Wolfe takes Quebec
The 13th of September 1759 AD
The future of Canada was decided in the struggle for the city of Quebec. Defeat left the French weakened, with Montreal falling almost inevitably the following September. The battle has gone down in British folk history as won by the brilliant manoeuvre of General James Wolfe , attacking at a point where the enemy never expected him to, his troops scaling the Heights of Abraham complete with two small cannons to catch the French off guard.
In keeping with the later assertion of Napoleon as regards the most desirable quality in his generals, Wolfe was lucky. His ships were seen approaching their landing point, but a number of French supply ships had been expected at that time, and the cancellation of their mission had not been communicated to the French army. When the British ships were challenged from the shore a French-speaking British officer replied, preventing the alarm being raised. Many of the soldiers who should have manned the French camp above the cliffs were absent helping with the harvest. And a French officer who should have patrolled the cliff tops that night had his horse stolen, preventing him carrying out his duty.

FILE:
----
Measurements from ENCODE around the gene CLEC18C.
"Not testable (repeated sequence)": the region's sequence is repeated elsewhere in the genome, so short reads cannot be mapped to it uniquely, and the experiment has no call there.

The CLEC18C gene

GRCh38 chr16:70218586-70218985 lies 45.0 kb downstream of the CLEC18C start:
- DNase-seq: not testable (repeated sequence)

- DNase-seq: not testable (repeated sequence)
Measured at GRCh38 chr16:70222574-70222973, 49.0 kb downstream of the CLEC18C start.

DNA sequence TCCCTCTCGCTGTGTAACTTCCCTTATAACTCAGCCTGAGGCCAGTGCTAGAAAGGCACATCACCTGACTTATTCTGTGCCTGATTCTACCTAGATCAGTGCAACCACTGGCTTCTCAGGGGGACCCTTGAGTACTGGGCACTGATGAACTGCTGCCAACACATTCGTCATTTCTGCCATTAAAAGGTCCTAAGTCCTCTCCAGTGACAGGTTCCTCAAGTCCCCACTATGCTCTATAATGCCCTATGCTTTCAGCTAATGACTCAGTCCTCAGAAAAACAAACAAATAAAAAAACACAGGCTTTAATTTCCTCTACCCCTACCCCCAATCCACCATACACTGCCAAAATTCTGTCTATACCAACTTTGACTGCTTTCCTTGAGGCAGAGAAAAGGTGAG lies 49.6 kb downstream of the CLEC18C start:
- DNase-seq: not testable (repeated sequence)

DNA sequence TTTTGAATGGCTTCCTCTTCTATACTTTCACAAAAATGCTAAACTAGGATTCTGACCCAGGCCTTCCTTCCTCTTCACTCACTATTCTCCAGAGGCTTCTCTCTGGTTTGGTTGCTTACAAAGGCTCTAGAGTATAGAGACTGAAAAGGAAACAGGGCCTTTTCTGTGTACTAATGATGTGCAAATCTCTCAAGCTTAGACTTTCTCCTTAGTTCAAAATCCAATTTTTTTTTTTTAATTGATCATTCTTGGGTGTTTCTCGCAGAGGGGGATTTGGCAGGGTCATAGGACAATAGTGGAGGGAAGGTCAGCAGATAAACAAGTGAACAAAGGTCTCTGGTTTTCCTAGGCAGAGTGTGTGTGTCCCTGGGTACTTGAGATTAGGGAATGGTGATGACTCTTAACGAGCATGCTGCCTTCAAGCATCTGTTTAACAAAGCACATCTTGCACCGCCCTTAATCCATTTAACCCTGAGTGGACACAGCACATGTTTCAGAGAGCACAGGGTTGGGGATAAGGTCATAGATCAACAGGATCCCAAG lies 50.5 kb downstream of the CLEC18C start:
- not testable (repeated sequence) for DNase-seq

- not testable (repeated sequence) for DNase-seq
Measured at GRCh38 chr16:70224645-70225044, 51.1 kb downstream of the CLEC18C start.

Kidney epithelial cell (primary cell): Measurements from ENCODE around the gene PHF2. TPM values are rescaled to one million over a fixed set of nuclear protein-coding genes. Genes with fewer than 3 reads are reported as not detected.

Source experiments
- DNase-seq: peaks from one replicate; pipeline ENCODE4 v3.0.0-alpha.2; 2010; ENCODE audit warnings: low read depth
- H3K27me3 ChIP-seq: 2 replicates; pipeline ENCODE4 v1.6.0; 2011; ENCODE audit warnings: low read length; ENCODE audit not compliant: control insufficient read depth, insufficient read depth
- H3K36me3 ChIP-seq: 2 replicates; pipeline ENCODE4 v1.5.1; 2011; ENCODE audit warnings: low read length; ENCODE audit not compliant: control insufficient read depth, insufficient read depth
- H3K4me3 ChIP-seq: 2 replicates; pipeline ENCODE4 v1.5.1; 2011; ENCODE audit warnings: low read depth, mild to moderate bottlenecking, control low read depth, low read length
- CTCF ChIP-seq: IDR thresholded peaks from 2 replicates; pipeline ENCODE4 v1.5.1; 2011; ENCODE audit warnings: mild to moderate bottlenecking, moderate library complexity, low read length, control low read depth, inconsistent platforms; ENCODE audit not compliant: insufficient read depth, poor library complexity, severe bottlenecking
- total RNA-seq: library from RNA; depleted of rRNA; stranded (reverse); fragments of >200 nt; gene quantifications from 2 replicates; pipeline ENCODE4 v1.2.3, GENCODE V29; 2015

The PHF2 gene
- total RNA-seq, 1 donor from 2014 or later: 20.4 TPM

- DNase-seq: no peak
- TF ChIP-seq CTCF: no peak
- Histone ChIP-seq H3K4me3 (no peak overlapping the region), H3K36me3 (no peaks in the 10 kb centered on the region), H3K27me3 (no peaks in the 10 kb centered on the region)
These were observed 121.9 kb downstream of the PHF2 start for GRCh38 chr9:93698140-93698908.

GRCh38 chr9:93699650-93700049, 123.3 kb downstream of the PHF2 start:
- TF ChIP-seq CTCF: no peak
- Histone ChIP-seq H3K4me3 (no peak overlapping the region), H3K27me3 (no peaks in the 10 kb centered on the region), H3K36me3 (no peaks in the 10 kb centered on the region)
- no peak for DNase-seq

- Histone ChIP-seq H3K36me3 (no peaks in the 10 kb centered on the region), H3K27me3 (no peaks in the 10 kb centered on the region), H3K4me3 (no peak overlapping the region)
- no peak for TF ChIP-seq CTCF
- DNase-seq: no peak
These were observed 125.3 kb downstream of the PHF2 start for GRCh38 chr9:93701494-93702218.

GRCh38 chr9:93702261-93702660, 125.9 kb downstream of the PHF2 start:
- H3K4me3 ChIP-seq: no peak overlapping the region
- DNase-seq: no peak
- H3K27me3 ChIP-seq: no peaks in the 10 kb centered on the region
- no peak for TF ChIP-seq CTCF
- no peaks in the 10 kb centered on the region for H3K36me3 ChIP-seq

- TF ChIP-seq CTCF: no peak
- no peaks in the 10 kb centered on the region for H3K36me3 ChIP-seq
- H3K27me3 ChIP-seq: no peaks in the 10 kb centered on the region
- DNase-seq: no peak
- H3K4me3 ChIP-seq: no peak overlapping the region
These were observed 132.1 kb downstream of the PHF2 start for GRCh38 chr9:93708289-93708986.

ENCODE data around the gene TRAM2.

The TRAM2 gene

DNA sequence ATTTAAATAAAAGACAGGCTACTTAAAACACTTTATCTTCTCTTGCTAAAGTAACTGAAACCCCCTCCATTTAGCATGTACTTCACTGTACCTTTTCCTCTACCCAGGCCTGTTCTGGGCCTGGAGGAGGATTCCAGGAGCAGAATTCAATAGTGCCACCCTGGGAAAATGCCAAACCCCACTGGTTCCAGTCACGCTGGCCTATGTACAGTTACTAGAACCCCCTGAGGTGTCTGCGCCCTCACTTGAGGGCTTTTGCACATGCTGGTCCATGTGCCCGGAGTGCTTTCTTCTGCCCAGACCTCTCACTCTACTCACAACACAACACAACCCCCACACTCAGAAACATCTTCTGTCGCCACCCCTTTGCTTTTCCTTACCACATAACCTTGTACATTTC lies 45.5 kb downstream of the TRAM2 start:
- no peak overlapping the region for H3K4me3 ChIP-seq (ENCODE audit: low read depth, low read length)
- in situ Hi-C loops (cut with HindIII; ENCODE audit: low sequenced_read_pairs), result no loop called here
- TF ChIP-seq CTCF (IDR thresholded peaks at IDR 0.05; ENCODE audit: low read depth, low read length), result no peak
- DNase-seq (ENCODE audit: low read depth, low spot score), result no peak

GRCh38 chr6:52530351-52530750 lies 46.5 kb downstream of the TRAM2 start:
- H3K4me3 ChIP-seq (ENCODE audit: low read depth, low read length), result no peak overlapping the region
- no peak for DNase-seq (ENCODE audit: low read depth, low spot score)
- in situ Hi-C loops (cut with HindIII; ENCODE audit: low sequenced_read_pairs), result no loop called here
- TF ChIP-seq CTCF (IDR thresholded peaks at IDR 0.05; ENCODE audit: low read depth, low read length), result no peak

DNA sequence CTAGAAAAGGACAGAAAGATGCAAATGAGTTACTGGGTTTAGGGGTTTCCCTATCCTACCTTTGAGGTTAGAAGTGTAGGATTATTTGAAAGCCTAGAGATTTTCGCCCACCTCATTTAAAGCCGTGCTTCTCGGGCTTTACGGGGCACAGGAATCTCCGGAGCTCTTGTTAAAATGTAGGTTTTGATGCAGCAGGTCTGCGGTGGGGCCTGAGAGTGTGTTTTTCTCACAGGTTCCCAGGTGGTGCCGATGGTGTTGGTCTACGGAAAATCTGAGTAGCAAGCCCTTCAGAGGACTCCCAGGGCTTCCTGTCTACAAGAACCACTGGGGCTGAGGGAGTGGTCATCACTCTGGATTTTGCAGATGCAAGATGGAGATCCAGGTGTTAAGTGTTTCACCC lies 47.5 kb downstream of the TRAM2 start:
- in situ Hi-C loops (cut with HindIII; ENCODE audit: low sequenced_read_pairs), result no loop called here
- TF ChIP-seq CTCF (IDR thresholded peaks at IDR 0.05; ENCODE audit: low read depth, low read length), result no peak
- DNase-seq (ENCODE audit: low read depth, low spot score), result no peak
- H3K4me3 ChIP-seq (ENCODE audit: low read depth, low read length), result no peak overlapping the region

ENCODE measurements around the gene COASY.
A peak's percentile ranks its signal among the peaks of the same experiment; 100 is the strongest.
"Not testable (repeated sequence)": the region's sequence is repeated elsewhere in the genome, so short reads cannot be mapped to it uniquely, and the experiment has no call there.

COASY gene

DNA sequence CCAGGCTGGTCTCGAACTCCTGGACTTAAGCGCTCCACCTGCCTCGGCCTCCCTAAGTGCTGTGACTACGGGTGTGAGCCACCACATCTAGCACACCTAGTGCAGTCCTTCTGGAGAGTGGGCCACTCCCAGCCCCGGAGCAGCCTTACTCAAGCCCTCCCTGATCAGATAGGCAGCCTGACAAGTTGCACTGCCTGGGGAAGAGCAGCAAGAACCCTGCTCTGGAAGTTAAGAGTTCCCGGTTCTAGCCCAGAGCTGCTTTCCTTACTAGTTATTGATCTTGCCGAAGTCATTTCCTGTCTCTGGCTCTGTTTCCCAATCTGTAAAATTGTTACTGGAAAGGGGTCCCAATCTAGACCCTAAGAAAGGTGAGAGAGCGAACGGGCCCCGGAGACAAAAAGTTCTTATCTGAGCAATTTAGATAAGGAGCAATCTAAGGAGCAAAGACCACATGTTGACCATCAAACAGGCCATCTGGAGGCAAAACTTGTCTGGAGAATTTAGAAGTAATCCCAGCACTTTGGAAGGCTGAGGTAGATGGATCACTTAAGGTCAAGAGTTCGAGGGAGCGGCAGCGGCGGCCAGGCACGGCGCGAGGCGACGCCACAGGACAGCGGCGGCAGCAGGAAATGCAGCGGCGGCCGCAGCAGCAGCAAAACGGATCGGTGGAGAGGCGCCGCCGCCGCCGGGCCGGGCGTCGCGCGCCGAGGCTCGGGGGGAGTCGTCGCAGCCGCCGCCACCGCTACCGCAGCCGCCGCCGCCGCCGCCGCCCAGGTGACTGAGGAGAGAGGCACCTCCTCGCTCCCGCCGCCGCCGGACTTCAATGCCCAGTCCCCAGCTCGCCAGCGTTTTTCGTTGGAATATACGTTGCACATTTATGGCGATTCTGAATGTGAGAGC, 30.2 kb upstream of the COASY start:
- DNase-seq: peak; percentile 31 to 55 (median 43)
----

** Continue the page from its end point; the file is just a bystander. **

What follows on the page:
An advance party scaled the cliffs and took the French camp with ease; Montcalm, the French general, thought his only option was to attack at once before the British, Americans and German settlers could establish themselves and bring more artillery up from the river. It was a disastrous move: in less than an hour Montcalm was routed; Quebec held on for a time, though the garrison was left to its own devices by fleeing French forces; but the struggle had in essence been decided on September 13.
Wolfe, only 32, was fatally wounded, hit in three places by French musket fire. His simultaneous victory and death, as with Nelson , turned him into a figure of romance and legend for the British.
More famous dates here
5634 views since 26th February 2007
From John Alderton on 13th September 2011
Brilliant, just the right length all the information, very well written.
On this day: